Turkey's ruling party is expected to name Prime Minister Recep Tayyip Erdogan as its candidate in August presidential polls on Tuesday, potentially extending his dominance to become the longest serving leader since Ataturk.
Erdogan's Justice and Development Party (AKP) is due to end months of speculation by announcing its candidate at Ankara's Chamber of Commerce, but there is little suspense left.
Taking the presidency would allow Erdogan to extend an extraordinary 11-year period in power that has already seen him tame the military, return Islam to public life and oversee rapid economic growth.
At a time when he is increasingly under fire from opponents for ruling like an Ottoman autocrat, the presidency would also see him stay in power until at least 2019 and make him Turkey's longest serving leader since its modern founder Mustafa Kemal Ataturk.
Statements by top AKP ministers have all but confirmed Erdogan's candidature already, as incumbent President Abdullah Gul prepares to step aside.
"Prime Minister Erdogan is very likely to be our candidate," said Deputy Prime Minister Bulent Arinc.
"If God allows us, the nomination of our prime minister will most probably be announced," he said.
The election on August 10 -- followed by a second round if required on August 24 -- will be the first time ever that Turks have directly elected their president. Previously, the president has been chosen by parliament.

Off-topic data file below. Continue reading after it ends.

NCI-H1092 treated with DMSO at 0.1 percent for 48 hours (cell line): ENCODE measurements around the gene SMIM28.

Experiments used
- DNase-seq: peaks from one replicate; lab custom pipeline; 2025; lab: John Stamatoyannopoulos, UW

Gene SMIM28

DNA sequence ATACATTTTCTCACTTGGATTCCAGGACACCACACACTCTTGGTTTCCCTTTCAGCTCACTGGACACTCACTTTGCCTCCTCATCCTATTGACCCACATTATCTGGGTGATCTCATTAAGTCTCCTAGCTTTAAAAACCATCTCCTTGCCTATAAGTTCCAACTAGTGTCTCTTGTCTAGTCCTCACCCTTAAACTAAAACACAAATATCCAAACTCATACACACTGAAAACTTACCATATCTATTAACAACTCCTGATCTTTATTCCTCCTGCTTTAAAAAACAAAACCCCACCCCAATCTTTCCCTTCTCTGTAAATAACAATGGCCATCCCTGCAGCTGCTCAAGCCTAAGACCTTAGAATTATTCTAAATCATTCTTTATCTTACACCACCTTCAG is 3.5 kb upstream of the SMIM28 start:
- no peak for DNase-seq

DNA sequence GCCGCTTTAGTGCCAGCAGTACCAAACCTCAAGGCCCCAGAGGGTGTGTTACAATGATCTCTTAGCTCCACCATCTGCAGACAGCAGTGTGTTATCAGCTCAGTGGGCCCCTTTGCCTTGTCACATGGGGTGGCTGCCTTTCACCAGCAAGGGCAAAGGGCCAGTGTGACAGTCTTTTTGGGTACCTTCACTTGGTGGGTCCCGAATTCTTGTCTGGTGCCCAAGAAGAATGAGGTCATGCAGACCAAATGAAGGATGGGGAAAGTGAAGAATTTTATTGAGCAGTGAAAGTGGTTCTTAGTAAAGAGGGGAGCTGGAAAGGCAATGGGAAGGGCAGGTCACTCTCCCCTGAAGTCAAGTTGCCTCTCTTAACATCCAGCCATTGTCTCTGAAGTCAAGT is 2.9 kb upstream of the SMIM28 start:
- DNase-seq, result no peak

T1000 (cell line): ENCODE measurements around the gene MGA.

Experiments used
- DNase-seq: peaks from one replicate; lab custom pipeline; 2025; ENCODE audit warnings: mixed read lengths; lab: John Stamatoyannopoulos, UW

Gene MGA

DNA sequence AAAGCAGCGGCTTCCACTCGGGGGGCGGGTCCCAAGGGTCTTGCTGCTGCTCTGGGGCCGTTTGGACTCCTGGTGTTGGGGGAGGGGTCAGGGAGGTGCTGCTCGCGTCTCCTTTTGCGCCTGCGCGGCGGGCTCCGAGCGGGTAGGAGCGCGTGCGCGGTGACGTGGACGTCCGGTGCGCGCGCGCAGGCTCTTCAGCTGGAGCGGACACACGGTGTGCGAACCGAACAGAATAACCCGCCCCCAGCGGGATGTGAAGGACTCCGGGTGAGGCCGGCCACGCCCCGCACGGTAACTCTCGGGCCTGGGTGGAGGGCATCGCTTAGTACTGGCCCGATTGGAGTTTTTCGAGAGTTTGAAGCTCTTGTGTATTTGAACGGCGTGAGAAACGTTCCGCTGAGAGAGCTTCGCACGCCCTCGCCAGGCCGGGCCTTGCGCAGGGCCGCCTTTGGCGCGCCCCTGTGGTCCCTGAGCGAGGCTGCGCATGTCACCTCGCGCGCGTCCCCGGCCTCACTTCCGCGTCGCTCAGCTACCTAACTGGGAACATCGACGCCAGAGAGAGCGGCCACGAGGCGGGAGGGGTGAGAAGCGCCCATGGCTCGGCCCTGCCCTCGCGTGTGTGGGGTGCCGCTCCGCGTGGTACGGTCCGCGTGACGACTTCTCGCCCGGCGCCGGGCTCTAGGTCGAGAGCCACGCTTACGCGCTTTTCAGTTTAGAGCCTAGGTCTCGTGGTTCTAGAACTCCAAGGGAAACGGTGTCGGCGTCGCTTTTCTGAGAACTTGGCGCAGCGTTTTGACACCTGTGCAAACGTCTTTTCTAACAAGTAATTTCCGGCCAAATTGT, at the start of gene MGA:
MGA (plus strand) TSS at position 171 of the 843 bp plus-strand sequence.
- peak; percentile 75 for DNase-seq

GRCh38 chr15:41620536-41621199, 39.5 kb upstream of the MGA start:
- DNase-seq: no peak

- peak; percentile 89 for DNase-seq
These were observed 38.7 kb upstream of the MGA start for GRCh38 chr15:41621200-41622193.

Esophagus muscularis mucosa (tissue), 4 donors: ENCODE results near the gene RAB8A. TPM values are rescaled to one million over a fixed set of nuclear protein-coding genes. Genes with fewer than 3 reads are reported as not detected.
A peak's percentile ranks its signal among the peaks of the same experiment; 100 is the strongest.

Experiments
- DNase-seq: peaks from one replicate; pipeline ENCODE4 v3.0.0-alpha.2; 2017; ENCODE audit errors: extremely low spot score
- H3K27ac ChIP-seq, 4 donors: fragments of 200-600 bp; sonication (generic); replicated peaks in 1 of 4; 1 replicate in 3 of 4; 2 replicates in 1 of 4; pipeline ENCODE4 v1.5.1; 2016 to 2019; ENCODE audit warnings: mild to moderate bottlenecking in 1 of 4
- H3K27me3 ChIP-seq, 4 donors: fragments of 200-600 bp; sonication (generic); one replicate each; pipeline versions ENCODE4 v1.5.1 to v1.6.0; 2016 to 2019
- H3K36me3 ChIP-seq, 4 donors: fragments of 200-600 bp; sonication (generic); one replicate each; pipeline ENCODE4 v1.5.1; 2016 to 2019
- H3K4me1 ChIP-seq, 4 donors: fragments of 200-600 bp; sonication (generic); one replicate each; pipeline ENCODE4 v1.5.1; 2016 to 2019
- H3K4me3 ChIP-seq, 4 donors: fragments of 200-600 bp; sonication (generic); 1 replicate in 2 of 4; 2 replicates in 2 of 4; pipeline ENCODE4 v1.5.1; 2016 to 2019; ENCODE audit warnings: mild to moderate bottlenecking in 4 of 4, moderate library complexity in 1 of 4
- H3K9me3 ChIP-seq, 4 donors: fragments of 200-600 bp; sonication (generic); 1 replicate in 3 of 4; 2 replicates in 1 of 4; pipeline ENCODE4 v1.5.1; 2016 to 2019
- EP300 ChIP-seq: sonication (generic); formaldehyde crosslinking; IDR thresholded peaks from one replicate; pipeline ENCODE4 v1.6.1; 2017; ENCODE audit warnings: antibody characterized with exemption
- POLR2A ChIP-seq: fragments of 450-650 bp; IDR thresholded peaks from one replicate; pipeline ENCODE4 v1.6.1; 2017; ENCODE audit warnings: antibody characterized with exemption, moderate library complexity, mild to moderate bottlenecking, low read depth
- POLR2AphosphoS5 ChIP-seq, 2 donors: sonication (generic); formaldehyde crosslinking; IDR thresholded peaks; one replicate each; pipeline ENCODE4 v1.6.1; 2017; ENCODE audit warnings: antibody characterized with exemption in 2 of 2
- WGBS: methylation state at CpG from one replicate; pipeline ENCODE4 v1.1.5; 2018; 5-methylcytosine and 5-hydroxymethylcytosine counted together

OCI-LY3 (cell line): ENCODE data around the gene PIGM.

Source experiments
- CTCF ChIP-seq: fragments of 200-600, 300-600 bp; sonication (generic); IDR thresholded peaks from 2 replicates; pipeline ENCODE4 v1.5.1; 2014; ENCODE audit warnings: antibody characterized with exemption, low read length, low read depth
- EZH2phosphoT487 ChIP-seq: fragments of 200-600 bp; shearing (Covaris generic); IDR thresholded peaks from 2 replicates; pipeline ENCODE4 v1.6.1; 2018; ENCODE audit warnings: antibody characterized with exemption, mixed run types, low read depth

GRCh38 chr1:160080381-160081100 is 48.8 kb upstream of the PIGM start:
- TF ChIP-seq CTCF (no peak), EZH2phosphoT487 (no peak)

Over the past year, Erdogan has endured one of the most turbulent periods of his rule with violent street protests across the country and vehement criticism of his government's handling of the Soma mine disaster in May that killed 301 workers.
Also with a vast corruption scandal that went to the heart of Erdogan's party and family, critics say his uncompromising stance has left Turkish society more polarised than ever.
Secular segments of society fear the country is sliding towards autocracy.
But Erdogan has fought back, accusing his erstwhile ally Fetullah Gulen, a Muslim cleric exiled in the United States with widespread influence over Turkey's police and judiciary, of orchestrating a plot to unseat his government.
Despite his recent difficulties, the premier retains a strong bedrock of support particularly among rural Turks and pious small business owners.
An overwhelming victory in local elections in March demonstrated that the recent crises had done little to damage Erdogan's standing among these crucial constituencies.
Meanwhile, the opposition presidential candidate, Ekmeleddin Ihsanoglu, a former head of the Organisation of Islamic Cooperation, has none of the premier's charisma.
"The Turkish nation would not give the title of president to a candidate that they learned about from Google," Justice Minister Bekir Bozdag said.
If Erdogan ascends to the presidency, he is expected to make the post far more than the largely ceremonial role fulfilled by Gul, whose political future is uncertain.
A recent survey by pollster Genar predicted Erdogan would win an outright victory in the first round on August 10 with 55.2 percent of the vote against Ihsanoglu on 35.8 percent.
After three terms as prime minister -- the maximum allowed under the AKP's own party rules -- Erdogan has made no secret of his ambitions.
His party has won every election since coming to power in 2002, presiding over strong economic growth over the last decade.
"It will not be a president of protocol, but one that sweats, runs around, works hard," Erdogan said in April.
Gul tried to be a unifying and moderate voice but earned the moniker of "Notary" after rubber-stamping government bills.
"I don't have any political plan for the future in today's circumstances," Gul said in April, raising the prospect of leaving high office for good.